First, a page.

As the world continues to grapple with the fallout from COVID-19, many of the state’s small law firms have been quietly booming.
Joanne van der Plaat feels almost guilty admitting it but, during the pandemic, business boomed. So much so that her firm Blaxland Mawson & Rose – known around the area simply as BMR – employed another solicitor to help handle the workload that poured into its Cooma and Bombala offices on the starkly beautiful high-altitude Monaro Plain between Canberra and the Victorian border.
“I think this region is in a bit of an economic bubble with Snowy 2.0,” says van der Plaat, one of three partners at BMR. She’s referring to the multi-billion-dollar hydropower project that will pump water uphill into dams and release it when electricity demand is high. The government approved the main works in May 2020, when NSW residents were still nervously hunkering down, unable to even take a holiday in regional NSW.
“We’ve got a massive influx of workers to the region,” she says. “For the last 18 months, any house here that could be sold has been sold, so prices have absolutely skyrocketed and there’s been a huge boom in our conveyancing side of things.”
Widespread confusion around leasing arrangements and rent moratoriums during COVID-19 also brought queries from both landlords and tenants.
Van der Plaat focuses not only on property but employment issues and was kept busy in that area, too.
“The community really tried the best it could to hang on to its staff but, yes, there was a lot of employment work [for us],” she says.
BMR’s story aligns with research conducted by Smokeball, creator of cloud-based legal practice management software. In February this year, it interviewed 134 small law firms across Australia and found that COVID affected the sector’s business revenue more positively than negatively. Some 57 per cent of respondents reported a positive impact on business revenue. Technology adoption (92 per cent) and the hunger for property (69.5 per cent) were cited as key drivers of the positive impact, followed by managing staff remotely (64 per cent) and workload (61.6 per cent).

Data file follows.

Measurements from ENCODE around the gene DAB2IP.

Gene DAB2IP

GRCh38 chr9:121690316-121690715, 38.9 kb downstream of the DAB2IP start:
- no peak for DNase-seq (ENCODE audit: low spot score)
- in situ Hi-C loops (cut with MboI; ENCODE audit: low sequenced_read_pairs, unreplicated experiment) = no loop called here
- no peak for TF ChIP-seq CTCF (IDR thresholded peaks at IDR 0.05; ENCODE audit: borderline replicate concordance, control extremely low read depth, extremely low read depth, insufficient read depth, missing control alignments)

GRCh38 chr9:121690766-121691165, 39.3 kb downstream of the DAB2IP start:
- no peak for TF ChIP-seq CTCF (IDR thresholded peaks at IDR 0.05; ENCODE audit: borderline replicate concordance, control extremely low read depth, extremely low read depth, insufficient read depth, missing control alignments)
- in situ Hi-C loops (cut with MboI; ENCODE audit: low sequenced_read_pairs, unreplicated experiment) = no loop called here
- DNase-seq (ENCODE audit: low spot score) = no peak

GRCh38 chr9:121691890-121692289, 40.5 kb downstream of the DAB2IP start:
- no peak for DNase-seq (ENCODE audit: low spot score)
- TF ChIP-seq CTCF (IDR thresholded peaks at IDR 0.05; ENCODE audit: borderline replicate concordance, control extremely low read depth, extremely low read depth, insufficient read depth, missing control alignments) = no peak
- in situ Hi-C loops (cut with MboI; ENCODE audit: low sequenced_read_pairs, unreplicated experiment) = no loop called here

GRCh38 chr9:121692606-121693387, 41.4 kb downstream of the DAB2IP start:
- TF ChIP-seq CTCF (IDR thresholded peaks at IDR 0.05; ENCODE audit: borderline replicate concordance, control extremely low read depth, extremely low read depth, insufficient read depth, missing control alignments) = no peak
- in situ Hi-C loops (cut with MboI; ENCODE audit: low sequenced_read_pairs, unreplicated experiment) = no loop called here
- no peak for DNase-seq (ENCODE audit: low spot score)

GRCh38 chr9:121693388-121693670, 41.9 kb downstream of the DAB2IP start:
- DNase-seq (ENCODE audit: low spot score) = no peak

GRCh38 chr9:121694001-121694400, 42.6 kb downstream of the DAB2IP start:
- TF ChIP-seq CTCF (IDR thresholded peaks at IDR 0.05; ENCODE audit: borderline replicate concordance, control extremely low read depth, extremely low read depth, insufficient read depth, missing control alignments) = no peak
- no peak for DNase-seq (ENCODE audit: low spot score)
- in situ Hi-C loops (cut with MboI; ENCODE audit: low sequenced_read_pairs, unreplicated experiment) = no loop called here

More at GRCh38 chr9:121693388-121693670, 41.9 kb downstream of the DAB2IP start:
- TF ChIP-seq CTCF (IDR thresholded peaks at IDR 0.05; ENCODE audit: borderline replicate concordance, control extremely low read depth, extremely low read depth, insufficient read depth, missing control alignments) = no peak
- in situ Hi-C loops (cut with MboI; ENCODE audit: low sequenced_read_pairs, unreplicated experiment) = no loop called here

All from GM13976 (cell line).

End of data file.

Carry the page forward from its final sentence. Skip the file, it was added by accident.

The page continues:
As van der Plaat hints at, though, not all small law firms have shared in the same good fortune. The study also revealed that 43 per cent reported an overall negative impact on revenue over the same timeframe, thanks to delays in the court and legal system (75.6 per cent), burnout (61.5 per cent), work-life balance (49 per cent) and productivity (43.7 per cent).
Smokeball CEO Hunter Steele said: “Conveyancers and property-focused lawyers have certainly been the winners in COVID times, with the huge increase in property purchases and research across the country, particularly in regional areas. Given the current economic situation, this looks set to stay the pace.”
Regional Australia Institute figures support this outlook. Research released in February this year from more than 1,000 people in Sydney, Brisbane, Melbourne and Perth who were considering moving to regional Australia showed more than half wanted to make the jump within the next 12 months. While the pandemic significantly raised the desire to move to regional Australia for 22 per cent of respondents, more than half said they had already been considering relocation before the pandemic.
What was impossible for legal firms to predict was how people would respond on a personal level to a global pandemic.
“We had a rush of people wanting to do wills,” says van der Plaat. “People automatically became worried about things and wanted to get their house in order. So we made increased use of virtual technology for things like wills, powers of attorney and guardianship – we were in overdrive for those three particular documents. There were clients who hadn’t looked at their will for quite a while – one lady’s will was dated 1978.”